Efficacy, safety, and tolerability of desvenlafaxine 50 mg/day and 100 mg/day in outpatients with major depressive disorder.

Research paper by Michael R MR Liebowitz, Amy L AL Manley, Sudharshan K SK Padmanabhan, Rita R Ganguly, Raj R Tummala, Karen A KA Tourian

Indexed on: 30 May '08Published on: 30 May '08Published in: Current medical research and opinion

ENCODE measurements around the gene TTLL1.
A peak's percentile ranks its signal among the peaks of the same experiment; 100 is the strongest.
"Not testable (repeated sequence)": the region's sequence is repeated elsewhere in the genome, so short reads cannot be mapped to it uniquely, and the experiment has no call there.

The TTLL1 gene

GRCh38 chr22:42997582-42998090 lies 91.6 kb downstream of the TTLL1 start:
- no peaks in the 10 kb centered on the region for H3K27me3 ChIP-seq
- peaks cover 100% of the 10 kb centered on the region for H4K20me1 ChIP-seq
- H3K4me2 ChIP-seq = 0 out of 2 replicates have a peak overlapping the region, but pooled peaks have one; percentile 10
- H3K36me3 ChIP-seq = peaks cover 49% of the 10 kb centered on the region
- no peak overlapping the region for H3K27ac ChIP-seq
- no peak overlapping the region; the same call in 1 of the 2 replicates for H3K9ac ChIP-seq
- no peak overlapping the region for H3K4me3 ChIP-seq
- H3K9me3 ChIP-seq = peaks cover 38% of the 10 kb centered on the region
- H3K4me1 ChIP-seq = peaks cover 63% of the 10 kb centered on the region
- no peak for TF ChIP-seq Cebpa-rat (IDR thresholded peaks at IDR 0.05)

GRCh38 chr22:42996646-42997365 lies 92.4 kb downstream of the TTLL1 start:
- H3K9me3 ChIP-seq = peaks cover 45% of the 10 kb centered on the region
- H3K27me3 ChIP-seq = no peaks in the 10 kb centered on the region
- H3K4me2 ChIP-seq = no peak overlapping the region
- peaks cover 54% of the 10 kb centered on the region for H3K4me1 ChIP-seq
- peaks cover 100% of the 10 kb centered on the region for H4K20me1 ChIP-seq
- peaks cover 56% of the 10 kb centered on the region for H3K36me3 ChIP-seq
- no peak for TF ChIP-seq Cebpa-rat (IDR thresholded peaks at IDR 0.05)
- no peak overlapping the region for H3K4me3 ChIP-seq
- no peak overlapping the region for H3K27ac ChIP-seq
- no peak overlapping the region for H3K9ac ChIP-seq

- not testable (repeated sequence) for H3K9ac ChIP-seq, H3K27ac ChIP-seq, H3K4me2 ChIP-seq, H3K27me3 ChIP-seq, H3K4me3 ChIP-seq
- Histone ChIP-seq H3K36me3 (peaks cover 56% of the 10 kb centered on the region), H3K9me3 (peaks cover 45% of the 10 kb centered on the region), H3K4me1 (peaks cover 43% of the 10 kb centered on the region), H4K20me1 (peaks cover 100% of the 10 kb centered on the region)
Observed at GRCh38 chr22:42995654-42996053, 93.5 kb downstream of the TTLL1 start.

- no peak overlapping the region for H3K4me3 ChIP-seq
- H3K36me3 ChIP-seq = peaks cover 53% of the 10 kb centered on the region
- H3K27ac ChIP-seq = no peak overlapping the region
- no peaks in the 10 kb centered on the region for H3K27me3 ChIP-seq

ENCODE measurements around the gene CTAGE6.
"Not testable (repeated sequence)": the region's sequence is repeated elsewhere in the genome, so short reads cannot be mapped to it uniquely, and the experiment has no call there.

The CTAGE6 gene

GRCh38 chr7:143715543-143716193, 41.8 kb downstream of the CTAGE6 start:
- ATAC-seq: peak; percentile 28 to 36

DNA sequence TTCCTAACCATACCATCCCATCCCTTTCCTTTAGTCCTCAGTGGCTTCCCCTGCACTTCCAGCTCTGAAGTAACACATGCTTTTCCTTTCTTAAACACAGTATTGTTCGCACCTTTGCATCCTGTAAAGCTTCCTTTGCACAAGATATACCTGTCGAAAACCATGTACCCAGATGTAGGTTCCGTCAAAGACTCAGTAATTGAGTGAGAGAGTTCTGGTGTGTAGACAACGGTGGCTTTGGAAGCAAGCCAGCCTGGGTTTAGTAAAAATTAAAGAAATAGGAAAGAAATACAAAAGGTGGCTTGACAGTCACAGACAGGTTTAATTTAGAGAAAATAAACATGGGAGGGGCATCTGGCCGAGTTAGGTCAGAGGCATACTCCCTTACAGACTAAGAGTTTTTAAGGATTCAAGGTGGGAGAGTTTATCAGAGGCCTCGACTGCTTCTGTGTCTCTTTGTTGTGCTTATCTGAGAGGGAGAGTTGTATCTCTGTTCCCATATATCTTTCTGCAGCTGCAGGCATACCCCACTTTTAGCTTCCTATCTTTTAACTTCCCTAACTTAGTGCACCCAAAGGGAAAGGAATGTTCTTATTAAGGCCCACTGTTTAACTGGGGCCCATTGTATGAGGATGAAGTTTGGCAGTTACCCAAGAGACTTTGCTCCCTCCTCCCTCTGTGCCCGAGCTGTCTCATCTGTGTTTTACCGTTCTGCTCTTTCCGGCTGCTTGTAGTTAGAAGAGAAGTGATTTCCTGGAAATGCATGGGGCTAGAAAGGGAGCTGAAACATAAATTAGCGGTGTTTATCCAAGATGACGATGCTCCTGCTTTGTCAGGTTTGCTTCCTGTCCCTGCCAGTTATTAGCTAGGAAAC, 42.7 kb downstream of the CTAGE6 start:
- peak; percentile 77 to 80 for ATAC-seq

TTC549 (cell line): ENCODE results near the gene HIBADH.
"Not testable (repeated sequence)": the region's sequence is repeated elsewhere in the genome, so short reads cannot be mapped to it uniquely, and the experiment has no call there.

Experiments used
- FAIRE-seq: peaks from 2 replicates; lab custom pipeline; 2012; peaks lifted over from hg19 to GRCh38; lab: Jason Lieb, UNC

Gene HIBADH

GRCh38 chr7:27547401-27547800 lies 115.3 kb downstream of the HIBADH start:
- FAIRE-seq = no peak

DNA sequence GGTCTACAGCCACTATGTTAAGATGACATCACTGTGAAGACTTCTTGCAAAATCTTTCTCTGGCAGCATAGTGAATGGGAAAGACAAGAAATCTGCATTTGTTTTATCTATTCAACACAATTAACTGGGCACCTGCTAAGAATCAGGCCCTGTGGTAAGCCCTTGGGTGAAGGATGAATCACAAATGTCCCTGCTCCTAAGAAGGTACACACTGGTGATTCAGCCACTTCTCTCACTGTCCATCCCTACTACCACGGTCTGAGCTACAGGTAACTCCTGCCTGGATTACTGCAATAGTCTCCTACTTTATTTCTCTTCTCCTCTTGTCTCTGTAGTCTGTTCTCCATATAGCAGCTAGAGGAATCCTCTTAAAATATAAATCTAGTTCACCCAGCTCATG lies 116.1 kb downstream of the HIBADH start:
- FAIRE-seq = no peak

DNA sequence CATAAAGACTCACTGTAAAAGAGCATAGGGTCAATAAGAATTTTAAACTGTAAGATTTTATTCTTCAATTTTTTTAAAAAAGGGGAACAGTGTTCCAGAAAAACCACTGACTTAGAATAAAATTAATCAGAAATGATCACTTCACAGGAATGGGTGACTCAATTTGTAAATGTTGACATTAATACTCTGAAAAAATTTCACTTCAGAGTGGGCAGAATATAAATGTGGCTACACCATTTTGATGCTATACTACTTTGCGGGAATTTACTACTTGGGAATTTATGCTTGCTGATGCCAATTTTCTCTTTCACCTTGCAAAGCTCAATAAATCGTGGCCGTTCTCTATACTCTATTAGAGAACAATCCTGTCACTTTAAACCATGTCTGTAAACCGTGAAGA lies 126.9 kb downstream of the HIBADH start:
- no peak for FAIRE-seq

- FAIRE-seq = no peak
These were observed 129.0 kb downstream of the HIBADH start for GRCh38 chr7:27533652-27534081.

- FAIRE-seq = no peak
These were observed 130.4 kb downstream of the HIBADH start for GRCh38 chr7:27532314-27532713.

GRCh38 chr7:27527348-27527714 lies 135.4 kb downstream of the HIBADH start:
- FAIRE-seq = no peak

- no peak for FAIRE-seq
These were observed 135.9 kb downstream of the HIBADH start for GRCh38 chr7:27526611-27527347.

To assess the efficacy, safety, and tolerability of 50- and 100-mg/day doses of desvenlafaxine (administered as desvenlafaxine succinate), a serotonin-norepinephrine reuptake inhibitor, for the treatment of major depressive disorder (MDD).Patients with Diagnostic and Statistical Manual of Mental Disorders, Fourth Edition (DSM-IV) MDD and 17-item Hamilton Rating Scale for Depression (HAM-D(17)) scores > or =20 were randomly assigned to double-blind placebo or desvenlafaxine treatment (fixed dose of 50 mg/day or 100 mg/day) for 8 weeks. The primary efficacy measure was the HAM-D(17). Changes from baseline in HAM-D(17) scores were analyzed using analysis of covariance. The final on-therapy evaluation was the primary endpoint for efficacy analyses, using last-observation-carried-forward data. MAIN OUTCOMES MEASURES AND RESULTS: The intent-to-treat population included 447 patients. Desvenlafaxine 50 mg was associated with a significantly greater adjusted mean change from baseline on the HAM-D(17) (-11.5) compared with placebo (-9.5, p=0.018); the 100-mg dose group (-11.0) did not achieve statistical significance (p=0.065). The 100-mg dose group experienced significant improvements compared with placebo on several secondary efficacy measures, including the 6-item Hamilton Depression Rating Scale (p=0.038) and the Visual Analog Scale-Pain Intensity total score (p=0.041). Both desvenlafaxine doses were generally well-tolerated. The most common adverse events (incidence > or =10% in either desvenlafaxine group and twice the rate of placebo) were dry mouth, constipation, insomnia, decreased appetite, hyperhidrosis, and dizziness.These results demonstrate efficacy, safety, and tolerability of desvenlafaxine 50 mg/day for treating MDD. The significant findings on secondary measures support the efficacy of desvenlafaxine 100 mg, as seen in other trials. Conclusions may be limited by the exclusion of MDD patients with comorbid conditions and the short-term desvenlafaxine treatment duration.